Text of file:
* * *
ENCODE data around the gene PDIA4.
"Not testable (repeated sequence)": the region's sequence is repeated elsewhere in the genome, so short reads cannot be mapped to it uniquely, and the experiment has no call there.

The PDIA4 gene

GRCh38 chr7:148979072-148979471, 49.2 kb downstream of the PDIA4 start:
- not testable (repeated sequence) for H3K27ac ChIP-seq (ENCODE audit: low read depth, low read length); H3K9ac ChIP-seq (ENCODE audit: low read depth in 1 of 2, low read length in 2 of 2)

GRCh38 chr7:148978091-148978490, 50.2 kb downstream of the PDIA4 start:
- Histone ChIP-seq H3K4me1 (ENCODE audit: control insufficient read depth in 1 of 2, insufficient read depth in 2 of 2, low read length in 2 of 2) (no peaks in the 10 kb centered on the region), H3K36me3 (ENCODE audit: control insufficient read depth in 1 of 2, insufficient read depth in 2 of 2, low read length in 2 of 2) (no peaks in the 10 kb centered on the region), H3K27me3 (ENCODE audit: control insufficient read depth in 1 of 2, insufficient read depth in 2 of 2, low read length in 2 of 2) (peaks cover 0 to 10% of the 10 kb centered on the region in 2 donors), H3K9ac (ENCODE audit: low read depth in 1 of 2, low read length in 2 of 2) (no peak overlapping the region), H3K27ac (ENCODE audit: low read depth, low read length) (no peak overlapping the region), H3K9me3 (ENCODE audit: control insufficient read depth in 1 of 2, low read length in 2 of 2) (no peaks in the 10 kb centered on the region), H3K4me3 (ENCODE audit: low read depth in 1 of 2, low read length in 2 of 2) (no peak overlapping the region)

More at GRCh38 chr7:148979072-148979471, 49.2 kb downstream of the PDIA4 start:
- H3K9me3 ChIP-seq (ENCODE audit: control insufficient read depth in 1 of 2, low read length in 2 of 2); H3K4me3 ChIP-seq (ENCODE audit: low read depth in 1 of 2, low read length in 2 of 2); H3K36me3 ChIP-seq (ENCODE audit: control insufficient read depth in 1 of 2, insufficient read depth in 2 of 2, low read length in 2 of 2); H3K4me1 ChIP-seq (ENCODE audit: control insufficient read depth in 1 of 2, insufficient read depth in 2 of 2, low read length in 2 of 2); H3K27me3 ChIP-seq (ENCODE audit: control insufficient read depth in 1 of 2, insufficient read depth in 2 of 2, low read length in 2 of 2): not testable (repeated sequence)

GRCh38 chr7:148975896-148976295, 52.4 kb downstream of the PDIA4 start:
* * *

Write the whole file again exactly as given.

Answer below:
ENCODE data around the gene PDIA4.
"Not testable (repeated sequence)": the region's sequence is repeated elsewhere in the genome, so short reads cannot be mapped to it uniquely, and the experiment has no call there.

The PDIA4 gene

GRCh38 chr7:148979072-148979471, 49.2 kb downstream of the PDIA4 start:
- not testable (repeated sequence) for H3K27ac ChIP-seq (ENCODE audit: low read depth, low read length); H3K9ac ChIP-seq (ENCODE audit: low read depth in 1 of 2, low read length in 2 of 2)

GRCh38 chr7:148978091-148978490, 50.2 kb downstream of the PDIA4 start:
- Histone ChIP-seq H3K4me1 (ENCODE audit: control insufficient read depth in 1 of 2, insufficient read depth in 2 of 2, low read length in 2 of 2) (no peaks in the 10 kb centered on the region), H3K36me3 (ENCODE audit: control insufficient read depth in 1 of 2, insufficient read depth in 2 of 2, low read length in 2 of 2) (no peaks in the 10 kb centered on the region), H3K27me3 (ENCODE audit: control insufficient read depth in 1 of 2, insufficient read depth in 2 of 2, low read length in 2 of 2) (peaks cover 0 to 10% of the 10 kb centered on the region in 2 donors), H3K9ac (ENCODE audit: low read depth in 1 of 2, low read length in 2 of 2) (no peak overlapping the region), H3K27ac (ENCODE audit: low read depth, low read length) (no peak overlapping the region), H3K9me3 (ENCODE audit: control insufficient read depth in 1 of 2, low read length in 2 of 2) (no peaks in the 10 kb centered on the region), H3K4me3 (ENCODE audit: low read depth in 1 of 2, low read length in 2 of 2) (no peak overlapping the region)

More at GRCh38 chr7:148979072-148979471, 49.2 kb downstream of the PDIA4 start:
- H3K9me3 ChIP-seq (ENCODE audit: control insufficient read depth in 1 of 2, low read length in 2 of 2); H3K4me3 ChIP-seq (ENCODE audit: low read depth in 1 of 2, low read length in 2 of 2); H3K36me3 ChIP-seq (ENCODE audit: control insufficient read depth in 1 of 2, insufficient read depth in 2 of 2, low read length in 2 of 2); H3K4me1 ChIP-seq (ENCODE audit: control insufficient read depth in 1 of 2, insufficient read depth in 2 of 2, low read length in 2 of 2); H3K27me3 ChIP-seq (ENCODE audit: control insufficient read depth in 1 of 2, insufficient read depth in 2 of 2, low read length in 2 of 2): not testable (repeated sequence)

GRCh38 chr7:148975896-148976295, 52.4 kb downstream of the PDIA4 start: